The first page of the dialog, the Specification tab, lets you specify both the response equation Equation (29.38) and the selection equation Equation (29.39). Both equations should be specified as the dependent variable followed by a space delimited list of regressors. Note that the dependent variable for the selection equation should be series containing only zeros and ones.
The Specification page also lets you select the type of estimation method by selecting one of the two radio buttons; either Maximum Likelihood or Heckman two-step.
If you have chosen to estimate via maximum likelihood, the Options tab of the dialog lets you specify the type of covariance matrix, by using the Coefficient covariance matrix dropdown menu. You may choose from Outer Product of Gradients, Information Matrix, and Huber/White. You may also choose starting values for the maximum likelihood procedure. You may select EViews Supplied to perform the Heckman two-step procedure to obtain starting values, or you can down-weight those starting values by choosing a multiple of them. The User Supplied option will use the specified coefficient vector in the workfile to obtain starting values.
An Example
As an example of the estimation of the Heckman Selection model, we take one of the results from Econometric Analysis by William H. Greene (6th Edition, p. 888, Example 24.8), which uses data from the Mroz (1987) study of the labor supply of married women to estimate a wage equation for women. Only 428 of the 753 women studied participated in the labor force, so a selection equation is provided to model the sample selection behavior of married women.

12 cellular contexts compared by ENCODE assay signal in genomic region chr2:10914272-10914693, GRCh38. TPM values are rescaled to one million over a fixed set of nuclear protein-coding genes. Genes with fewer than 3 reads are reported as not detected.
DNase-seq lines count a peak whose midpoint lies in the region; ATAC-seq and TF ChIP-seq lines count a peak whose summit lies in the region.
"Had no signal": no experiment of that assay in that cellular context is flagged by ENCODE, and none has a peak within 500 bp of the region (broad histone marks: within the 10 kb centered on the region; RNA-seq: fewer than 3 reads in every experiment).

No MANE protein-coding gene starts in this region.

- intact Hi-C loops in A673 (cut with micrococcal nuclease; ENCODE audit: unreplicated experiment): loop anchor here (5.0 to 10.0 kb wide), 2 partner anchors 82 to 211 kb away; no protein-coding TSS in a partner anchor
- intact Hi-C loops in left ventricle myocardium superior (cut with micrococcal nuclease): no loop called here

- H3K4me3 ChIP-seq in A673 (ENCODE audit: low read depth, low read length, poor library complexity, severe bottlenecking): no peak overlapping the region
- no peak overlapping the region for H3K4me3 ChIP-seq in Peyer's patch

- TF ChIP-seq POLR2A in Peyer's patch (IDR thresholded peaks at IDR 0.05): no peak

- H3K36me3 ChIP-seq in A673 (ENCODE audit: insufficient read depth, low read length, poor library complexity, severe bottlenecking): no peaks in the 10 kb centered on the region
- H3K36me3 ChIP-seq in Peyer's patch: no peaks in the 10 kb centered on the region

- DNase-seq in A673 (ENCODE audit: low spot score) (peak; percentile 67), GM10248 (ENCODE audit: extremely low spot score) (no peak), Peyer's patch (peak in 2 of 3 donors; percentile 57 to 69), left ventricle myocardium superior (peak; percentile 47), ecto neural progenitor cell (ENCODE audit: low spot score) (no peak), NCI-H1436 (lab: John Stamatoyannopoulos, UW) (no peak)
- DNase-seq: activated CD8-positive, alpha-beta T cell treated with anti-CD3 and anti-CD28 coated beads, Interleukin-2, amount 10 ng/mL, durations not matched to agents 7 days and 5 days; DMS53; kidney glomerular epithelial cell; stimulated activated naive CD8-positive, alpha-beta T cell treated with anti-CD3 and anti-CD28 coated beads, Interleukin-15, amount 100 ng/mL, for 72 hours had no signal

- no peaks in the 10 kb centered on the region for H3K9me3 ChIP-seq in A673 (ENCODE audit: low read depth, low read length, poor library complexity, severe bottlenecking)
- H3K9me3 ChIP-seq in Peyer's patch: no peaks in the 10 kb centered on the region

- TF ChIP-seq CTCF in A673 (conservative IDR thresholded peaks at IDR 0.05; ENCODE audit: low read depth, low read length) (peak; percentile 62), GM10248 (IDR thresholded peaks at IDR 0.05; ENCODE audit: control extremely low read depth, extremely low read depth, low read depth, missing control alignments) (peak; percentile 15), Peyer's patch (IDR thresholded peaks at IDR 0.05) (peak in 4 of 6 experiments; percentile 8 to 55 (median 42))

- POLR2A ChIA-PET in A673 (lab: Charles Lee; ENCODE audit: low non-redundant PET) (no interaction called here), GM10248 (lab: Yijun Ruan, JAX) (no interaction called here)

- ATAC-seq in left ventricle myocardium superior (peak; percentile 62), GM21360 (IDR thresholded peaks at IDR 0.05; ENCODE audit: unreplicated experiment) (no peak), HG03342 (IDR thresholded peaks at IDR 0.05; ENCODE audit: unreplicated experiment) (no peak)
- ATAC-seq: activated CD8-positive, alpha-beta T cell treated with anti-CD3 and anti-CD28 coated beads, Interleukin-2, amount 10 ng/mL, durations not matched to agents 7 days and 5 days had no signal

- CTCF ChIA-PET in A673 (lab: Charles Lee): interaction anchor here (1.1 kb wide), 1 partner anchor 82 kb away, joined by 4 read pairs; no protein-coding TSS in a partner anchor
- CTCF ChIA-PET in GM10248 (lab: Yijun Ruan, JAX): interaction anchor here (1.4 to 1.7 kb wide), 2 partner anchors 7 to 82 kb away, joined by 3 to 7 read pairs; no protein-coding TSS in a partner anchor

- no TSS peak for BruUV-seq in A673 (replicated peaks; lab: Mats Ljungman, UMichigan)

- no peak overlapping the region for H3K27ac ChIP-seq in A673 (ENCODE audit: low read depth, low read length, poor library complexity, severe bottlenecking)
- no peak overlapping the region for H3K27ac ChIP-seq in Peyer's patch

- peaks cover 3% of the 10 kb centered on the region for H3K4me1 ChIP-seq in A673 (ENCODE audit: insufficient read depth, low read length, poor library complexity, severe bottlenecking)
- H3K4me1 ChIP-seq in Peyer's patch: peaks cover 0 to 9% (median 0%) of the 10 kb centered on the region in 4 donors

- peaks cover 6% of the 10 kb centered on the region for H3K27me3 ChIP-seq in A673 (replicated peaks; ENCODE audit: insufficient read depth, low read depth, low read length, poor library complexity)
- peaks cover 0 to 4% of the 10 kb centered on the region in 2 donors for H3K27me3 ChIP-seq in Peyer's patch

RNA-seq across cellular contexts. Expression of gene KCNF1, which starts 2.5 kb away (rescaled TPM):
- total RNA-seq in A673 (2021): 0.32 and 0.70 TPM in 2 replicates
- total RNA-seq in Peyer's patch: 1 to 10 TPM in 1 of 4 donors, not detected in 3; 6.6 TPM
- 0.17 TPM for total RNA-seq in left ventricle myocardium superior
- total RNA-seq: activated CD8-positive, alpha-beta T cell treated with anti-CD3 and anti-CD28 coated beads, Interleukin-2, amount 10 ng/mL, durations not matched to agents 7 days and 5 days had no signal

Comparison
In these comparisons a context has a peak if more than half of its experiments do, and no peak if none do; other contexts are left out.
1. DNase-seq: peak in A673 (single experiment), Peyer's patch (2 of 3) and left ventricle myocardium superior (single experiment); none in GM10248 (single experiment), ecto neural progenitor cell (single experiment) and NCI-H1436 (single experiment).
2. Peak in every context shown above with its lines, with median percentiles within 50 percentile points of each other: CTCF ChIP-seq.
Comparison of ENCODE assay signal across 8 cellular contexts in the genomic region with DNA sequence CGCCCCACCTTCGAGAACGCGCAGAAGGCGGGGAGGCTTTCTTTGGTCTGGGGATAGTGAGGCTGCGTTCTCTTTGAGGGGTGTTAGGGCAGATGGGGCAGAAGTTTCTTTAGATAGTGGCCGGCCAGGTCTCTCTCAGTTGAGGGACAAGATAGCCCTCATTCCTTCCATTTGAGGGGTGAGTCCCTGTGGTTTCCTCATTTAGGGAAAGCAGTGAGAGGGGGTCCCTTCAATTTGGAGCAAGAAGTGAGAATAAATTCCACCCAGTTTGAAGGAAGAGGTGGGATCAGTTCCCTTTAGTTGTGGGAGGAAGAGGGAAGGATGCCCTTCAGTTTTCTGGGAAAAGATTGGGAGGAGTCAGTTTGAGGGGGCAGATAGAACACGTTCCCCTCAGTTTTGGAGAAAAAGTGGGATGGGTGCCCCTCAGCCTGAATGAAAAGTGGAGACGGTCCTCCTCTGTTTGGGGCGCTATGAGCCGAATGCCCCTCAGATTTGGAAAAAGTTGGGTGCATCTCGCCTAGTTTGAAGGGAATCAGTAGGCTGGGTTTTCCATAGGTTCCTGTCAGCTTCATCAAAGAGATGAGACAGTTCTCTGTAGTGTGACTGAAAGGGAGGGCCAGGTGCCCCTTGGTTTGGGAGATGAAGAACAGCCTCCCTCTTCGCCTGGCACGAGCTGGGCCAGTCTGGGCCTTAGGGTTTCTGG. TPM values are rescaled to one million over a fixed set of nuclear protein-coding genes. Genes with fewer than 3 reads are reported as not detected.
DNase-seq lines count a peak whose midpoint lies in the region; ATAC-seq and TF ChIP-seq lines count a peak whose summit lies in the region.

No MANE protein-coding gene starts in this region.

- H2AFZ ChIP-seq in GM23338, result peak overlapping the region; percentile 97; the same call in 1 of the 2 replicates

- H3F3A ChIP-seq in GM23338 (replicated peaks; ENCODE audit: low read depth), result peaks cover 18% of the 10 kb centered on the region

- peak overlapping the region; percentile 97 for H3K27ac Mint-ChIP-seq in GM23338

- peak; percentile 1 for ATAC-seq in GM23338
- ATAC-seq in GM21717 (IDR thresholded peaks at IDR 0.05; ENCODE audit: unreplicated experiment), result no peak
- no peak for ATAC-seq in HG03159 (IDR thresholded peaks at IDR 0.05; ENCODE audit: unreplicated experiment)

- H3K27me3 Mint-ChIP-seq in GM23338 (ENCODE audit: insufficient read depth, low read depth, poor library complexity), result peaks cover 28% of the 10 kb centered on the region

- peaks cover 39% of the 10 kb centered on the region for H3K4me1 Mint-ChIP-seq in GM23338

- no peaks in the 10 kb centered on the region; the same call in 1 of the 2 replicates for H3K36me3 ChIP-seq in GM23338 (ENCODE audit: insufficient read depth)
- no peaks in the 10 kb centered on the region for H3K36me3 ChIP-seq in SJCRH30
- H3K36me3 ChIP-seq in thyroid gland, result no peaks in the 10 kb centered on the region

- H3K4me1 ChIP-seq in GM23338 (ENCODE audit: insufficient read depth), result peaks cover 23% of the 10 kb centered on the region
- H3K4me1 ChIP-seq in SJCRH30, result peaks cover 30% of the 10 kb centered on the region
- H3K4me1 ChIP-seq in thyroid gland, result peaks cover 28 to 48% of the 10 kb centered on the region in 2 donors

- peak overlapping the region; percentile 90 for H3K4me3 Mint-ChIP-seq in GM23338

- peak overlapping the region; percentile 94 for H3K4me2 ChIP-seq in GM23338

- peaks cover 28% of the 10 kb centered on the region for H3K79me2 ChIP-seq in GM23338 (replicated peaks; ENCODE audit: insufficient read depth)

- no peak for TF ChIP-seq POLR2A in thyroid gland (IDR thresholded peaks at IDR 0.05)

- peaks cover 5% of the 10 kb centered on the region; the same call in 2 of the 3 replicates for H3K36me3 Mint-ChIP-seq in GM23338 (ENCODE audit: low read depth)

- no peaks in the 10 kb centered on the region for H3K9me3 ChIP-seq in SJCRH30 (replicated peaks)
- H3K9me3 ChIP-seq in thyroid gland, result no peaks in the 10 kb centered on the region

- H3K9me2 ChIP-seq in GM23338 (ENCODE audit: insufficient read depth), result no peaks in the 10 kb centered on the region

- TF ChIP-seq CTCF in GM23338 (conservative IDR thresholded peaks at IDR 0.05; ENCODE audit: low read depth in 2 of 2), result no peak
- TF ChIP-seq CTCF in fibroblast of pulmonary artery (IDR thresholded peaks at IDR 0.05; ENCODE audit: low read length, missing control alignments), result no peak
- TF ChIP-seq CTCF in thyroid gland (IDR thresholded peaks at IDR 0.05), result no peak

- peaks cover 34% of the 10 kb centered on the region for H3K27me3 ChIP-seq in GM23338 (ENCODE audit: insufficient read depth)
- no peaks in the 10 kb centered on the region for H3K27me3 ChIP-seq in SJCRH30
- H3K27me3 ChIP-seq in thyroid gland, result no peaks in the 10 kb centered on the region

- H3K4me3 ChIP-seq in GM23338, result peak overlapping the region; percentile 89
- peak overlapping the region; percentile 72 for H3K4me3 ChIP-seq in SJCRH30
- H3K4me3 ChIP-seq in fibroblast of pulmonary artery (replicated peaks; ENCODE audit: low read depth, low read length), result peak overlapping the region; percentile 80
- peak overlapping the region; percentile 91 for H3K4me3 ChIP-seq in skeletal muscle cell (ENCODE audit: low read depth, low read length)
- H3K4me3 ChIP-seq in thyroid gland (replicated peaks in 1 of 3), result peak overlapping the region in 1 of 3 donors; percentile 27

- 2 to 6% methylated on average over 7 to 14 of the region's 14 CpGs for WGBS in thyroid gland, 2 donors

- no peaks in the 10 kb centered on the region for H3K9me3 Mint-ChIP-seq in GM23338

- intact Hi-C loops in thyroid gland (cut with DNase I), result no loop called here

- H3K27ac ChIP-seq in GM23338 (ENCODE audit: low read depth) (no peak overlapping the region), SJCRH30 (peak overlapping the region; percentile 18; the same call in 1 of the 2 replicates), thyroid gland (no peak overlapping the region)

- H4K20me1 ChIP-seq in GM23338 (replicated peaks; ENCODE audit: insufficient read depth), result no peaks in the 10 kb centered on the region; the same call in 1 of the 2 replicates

The wage equation is given by:
(29.48)
where EXPER is a measure of each woman’s experience, EDUC is her level of education, and CITY is a dummy variable for whether she lives in a city or not.
The selection equation is given by:
(29.49)
where LFP is a binary variable taking a value of 1 if the woman is in the labor force, and 0 otherwise, AGE is her age, FAMINC is the level of household income not earned by the woman, and KIDS is a dummy variable for whether she has children.
You can bring the Mroz data directly into EViews from Greene’s website, using the following EViews command:
wfopen http://www.stern.nyu.edu/~wgreene/Text/Edition7/TableF5-1.txt
In this data, the wage data are in the series WW, experience is AX, education is in WE, the city dummy is CIT, labor force participation is LFP, age is WA, and family income is FAMINC. There is no kids dummy variable, but there are two variables containing the number of children below K6 education (KL6), and the number of kids between K6 education and 18 (K618). We can create the dummy variable simply by testing whether the sum of those two variables is greater than 0.
To estimate this equation in EViews, we click on Quick/Estimate Equation, and then change the equation method to Heckit. In the Response Equation box we type:
ww c ax ax^2 we cit
And in the Selection Equation box we type:
lfp c wa wa^2 faminc we (kl6+k618)>0
To begin we select the Heckman two-step estimation method. After clicking OK, the estimation results show and replicate the results in the first pane of Table 24.3 in Greene (note that Greene only shows the estimates of the Wage equation, plus and ).
We can modify our equation to use as the estimation method. Click on the Estimate button to bring up the estimation dialog and change the method to Maximum Likelihood. Next, click on the Options tab and change the Information matrix to OPG and click on OK to estimate the equation. The results match the second pane of Table 24.3 in Greene.